The northern winds began to blow furiously and Lip Fung could not help shivering from the chill. Grabbing a handful of blood-covered snow, his father orders him to eat it, in which he refuses. Angry again, Lip Ren Wong grabs him by the hair and forces the snow into his mouth, claiming that the blood can warm him up and make him even stronger than the tiger. Leaping up in the air, Lip Ren Wong dices Lip Fung's tunic into shreds without harming him whatsoever with the saber, displaying a spectacular skill. At the same time, three baby tigers came out of the cave and surrounds their dead mother tiger. Ready to kill them too--"to root out the grass" (a Chinese proverb)-- Lip Ren Wong was suddenly attacked with a snowball. When he turns to see his attackee, Lip Fung has already moved in front of the baby tigers to block them from harm. To his father's surprise, Lip Fung had learned by himself a lightweight martial skill (from all that chasing) and could even walk on the snow now without leaving any footprints!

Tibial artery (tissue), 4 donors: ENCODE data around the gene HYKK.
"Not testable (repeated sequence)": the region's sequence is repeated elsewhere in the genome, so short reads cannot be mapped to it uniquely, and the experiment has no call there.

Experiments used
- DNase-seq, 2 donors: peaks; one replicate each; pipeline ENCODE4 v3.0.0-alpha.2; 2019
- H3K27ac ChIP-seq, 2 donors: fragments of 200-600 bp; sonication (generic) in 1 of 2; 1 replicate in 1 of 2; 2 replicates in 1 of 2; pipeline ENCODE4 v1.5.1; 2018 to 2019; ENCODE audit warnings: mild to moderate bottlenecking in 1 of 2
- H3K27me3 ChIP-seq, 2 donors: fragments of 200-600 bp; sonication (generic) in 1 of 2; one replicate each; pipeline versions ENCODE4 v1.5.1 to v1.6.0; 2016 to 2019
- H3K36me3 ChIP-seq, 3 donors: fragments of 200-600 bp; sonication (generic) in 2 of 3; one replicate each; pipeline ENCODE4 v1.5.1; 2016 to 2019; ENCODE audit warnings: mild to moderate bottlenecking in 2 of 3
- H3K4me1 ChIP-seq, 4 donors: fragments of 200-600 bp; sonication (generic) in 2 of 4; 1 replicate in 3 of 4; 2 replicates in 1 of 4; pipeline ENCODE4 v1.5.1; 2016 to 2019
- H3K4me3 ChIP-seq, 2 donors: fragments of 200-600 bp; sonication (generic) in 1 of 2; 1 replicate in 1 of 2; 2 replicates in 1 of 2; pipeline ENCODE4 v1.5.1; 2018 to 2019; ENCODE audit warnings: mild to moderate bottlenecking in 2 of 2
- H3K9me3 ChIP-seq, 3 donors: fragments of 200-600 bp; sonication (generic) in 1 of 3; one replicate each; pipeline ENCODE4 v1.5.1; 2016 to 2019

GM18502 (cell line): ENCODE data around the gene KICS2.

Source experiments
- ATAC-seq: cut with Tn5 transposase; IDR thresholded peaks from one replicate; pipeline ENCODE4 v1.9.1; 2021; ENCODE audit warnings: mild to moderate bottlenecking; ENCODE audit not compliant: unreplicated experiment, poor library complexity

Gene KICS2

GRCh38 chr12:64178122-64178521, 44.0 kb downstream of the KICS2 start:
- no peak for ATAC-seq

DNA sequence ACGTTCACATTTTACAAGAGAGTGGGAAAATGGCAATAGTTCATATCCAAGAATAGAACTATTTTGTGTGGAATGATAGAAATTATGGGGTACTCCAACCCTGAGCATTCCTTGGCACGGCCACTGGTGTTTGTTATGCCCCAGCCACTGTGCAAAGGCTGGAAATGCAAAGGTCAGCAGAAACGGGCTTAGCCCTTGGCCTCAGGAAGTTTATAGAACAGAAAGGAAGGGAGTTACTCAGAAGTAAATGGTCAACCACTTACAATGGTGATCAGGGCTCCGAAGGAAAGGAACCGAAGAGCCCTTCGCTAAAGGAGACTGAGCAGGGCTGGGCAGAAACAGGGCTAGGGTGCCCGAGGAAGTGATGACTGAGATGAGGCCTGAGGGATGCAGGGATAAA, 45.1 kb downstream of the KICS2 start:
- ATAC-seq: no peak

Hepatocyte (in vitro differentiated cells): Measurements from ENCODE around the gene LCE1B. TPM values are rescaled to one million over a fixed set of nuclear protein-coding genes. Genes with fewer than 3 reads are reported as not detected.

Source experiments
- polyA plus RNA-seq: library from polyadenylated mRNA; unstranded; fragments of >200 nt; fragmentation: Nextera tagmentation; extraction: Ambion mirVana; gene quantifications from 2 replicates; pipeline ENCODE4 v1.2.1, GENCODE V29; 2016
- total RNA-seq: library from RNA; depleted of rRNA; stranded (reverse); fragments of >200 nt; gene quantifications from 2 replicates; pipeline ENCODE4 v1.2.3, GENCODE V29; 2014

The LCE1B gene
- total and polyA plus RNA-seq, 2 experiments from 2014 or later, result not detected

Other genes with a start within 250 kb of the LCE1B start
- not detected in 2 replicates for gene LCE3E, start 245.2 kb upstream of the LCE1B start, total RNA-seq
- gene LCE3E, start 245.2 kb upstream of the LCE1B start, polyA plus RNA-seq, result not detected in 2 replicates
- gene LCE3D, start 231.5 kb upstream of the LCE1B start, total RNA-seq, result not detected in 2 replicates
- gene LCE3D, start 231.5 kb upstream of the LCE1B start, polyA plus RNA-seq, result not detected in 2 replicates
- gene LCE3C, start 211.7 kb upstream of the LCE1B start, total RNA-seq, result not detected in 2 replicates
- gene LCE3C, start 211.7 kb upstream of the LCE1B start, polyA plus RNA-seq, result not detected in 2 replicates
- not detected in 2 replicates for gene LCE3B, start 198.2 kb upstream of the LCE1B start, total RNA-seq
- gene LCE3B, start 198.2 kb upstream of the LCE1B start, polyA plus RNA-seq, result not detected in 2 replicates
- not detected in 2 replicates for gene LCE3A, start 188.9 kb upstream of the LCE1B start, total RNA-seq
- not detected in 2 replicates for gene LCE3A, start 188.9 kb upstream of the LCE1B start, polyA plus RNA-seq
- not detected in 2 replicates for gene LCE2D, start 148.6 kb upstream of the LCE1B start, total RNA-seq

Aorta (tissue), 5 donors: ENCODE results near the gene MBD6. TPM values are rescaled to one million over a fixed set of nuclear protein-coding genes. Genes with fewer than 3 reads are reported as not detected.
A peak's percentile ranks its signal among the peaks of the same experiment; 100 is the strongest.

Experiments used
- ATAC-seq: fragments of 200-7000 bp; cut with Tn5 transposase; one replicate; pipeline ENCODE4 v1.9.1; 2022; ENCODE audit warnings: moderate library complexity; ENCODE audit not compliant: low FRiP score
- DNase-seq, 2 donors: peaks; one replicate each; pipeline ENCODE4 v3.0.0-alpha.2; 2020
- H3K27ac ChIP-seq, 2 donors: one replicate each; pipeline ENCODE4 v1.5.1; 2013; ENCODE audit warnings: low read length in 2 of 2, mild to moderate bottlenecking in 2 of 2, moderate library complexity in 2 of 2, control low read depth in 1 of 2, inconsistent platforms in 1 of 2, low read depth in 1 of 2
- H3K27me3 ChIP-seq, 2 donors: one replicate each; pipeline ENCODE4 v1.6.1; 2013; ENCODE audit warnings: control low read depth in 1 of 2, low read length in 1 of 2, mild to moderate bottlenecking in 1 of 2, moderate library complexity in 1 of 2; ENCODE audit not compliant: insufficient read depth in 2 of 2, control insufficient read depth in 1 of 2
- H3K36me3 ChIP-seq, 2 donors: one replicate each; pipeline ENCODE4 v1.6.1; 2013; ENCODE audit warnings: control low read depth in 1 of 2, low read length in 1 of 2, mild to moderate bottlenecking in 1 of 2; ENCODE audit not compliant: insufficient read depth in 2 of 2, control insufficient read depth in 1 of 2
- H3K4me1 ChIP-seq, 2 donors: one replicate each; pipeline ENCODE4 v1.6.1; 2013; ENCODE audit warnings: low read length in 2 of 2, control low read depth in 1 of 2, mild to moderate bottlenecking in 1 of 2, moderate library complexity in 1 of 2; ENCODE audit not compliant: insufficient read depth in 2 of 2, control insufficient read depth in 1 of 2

Lip Fung pleads his father to let the baby tigers go. Instead, Lip Ren Wong kicks him aside and kills the tigers in the same manner. Tears roll down from Lip Fung's eyes as he watches the butchering from the ground. Time passes and he is soon covered almost completely with fallen snow while Lip Ren Wong sits near a bonfire with no apparent concern, roasting tiger meat. Lip Ren Wong calls out to Fung that he must get up for himself, that no one else can help him. Slowly, Lip Fung rises out of the snow and walks over to the bonfire, attempting to warm himself up. His father passes him some tiger meat and wordlessly, Lip Fung took it and bit hungrily into it. Pleased, Lip Ren Wong laughed and claimed that he (Lip Fung) finally understood the concept of the strong eating the weak. In response, Lip Fung answers that Lip RenWong is wrong! He knows he has to stay alive because he has to defeat Lip Ren Wong one day -- to stop him from his senseless killing! Even more pleased with this stubborn rebuke, Lip Ren Wong laughed, saying something like, "That's my boy!"


Du Long: